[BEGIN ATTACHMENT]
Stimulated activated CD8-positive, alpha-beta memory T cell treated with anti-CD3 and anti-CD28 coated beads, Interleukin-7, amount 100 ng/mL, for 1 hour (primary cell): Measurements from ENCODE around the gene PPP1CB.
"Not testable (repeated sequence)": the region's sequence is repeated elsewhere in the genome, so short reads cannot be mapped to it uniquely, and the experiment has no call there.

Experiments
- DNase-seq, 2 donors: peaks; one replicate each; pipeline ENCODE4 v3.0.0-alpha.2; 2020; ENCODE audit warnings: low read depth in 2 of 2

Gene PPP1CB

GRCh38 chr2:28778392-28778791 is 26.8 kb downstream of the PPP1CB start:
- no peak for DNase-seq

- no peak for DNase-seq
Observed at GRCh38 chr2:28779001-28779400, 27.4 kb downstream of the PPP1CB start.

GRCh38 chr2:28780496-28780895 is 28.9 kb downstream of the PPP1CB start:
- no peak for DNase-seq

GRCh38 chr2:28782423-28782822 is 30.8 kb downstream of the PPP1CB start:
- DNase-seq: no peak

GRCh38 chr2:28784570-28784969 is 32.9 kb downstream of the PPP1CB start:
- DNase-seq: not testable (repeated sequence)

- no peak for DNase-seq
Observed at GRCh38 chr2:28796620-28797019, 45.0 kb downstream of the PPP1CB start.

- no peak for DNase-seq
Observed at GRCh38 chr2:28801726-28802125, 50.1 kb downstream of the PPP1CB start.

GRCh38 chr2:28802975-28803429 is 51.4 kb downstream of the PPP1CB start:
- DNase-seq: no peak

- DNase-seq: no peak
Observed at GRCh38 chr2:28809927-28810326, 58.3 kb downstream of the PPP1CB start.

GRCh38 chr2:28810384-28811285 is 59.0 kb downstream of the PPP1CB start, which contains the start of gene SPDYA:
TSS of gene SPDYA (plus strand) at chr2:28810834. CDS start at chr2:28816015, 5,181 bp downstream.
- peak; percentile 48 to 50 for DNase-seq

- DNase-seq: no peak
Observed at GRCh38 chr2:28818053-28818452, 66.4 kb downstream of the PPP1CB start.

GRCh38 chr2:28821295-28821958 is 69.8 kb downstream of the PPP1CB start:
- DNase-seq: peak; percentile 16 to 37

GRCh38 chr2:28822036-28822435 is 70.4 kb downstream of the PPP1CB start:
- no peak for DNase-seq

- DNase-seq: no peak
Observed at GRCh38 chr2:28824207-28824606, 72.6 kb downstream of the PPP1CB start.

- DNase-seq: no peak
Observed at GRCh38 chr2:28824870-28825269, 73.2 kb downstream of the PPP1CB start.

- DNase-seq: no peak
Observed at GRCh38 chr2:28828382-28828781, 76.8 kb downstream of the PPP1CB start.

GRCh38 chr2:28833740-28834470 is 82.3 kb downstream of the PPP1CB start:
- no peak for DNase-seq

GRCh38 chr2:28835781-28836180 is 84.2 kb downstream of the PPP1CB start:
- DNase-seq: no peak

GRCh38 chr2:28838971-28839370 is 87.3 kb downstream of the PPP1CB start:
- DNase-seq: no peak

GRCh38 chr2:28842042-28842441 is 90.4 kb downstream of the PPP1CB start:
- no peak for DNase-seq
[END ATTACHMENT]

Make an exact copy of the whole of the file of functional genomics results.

Stimulated activated CD8-positive, alpha-beta memory T cell treated with anti-CD3 and anti-CD28 coated beads, Interleukin-7, amount 100 ng/mL, for 1 hour (primary cell): Measurements from ENCODE around the gene PPP1CB.
"Not testable (repeated sequence)": the region's sequence is repeated elsewhere in the genome, so short reads cannot be mapped to it uniquely, and the experiment has no call there.

Experiments
- DNase-seq, 2 donors: peaks; one replicate each; pipeline ENCODE4 v3.0.0-alpha.2; 2020; ENCODE audit warnings: low read depth in 2 of 2

Gene PPP1CB

GRCh38 chr2:28778392-28778791 is 26.8 kb downstream of the PPP1CB start:
- no peak for DNase-seq

- no peak for DNase-seq
Observed at GRCh38 chr2:28779001-28779400, 27.4 kb downstream of the PPP1CB start.

GRCh38 chr2:28780496-28780895 is 28.9 kb downstream of the PPP1CB start:
- no peak for DNase-seq

GRCh38 chr2:28782423-28782822 is 30.8 kb downstream of the PPP1CB start:
- DNase-seq: no peak

GRCh38 chr2:28784570-28784969 is 32.9 kb downstream of the PPP1CB start:
- DNase-seq: not testable (repeated sequence)

- no peak for DNase-seq
Observed at GRCh38 chr2:28796620-28797019, 45.0 kb downstream of the PPP1CB start.

- no peak for DNase-seq
Observed at GRCh38 chr2:28801726-28802125, 50.1 kb downstream of the PPP1CB start.

GRCh38 chr2:28802975-28803429 is 51.4 kb downstream of the PPP1CB start:
- DNase-seq: no peak

- DNase-seq: no peak
Observed at GRCh38 chr2:28809927-28810326, 58.3 kb downstream of the PPP1CB start.

GRCh38 chr2:28810384-28811285 is 59.0 kb downstream of the PPP1CB start, which contains the start of gene SPDYA:
TSS of gene SPDYA (plus strand) at chr2:28810834. CDS start at chr2:28816015, 5,181 bp downstream.
- peak; percentile 48 to 50 for DNase-seq

- DNase-seq: no peak
Observed at GRCh38 chr2:28818053-28818452, 66.4 kb downstream of the PPP1CB start.

GRCh38 chr2:28821295-28821958 is 69.8 kb downstream of the PPP1CB start:
- DNase-seq: peak; percentile 16 to 37

GRCh38 chr2:28822036-28822435 is 70.4 kb downstream of the PPP1CB start:
- no peak for DNase-seq

- DNase-seq: no peak
Observed at GRCh38 chr2:28824207-28824606, 72.6 kb downstream of the PPP1CB start.

- DNase-seq: no peak
Observed at GRCh38 chr2:28824870-28825269, 73.2 kb downstream of the PPP1CB start.

- DNase-seq: no peak
Observed at GRCh38 chr2:28828382-28828781, 76.8 kb downstream of the PPP1CB start.

GRCh38 chr2:28833740-28834470 is 82.3 kb downstream of the PPP1CB start:
- no peak for DNase-seq

GRCh38 chr2:28835781-28836180 is 84.2 kb downstream of the PPP1CB start:
- DNase-seq: no peak

GRCh38 chr2:28838971-28839370 is 87.3 kb downstream of the PPP1CB start:
- DNase-seq: no peak

GRCh38 chr2:28842042-28842441 is 90.4 kb downstream of the PPP1CB start:
- no peak for DNase-seq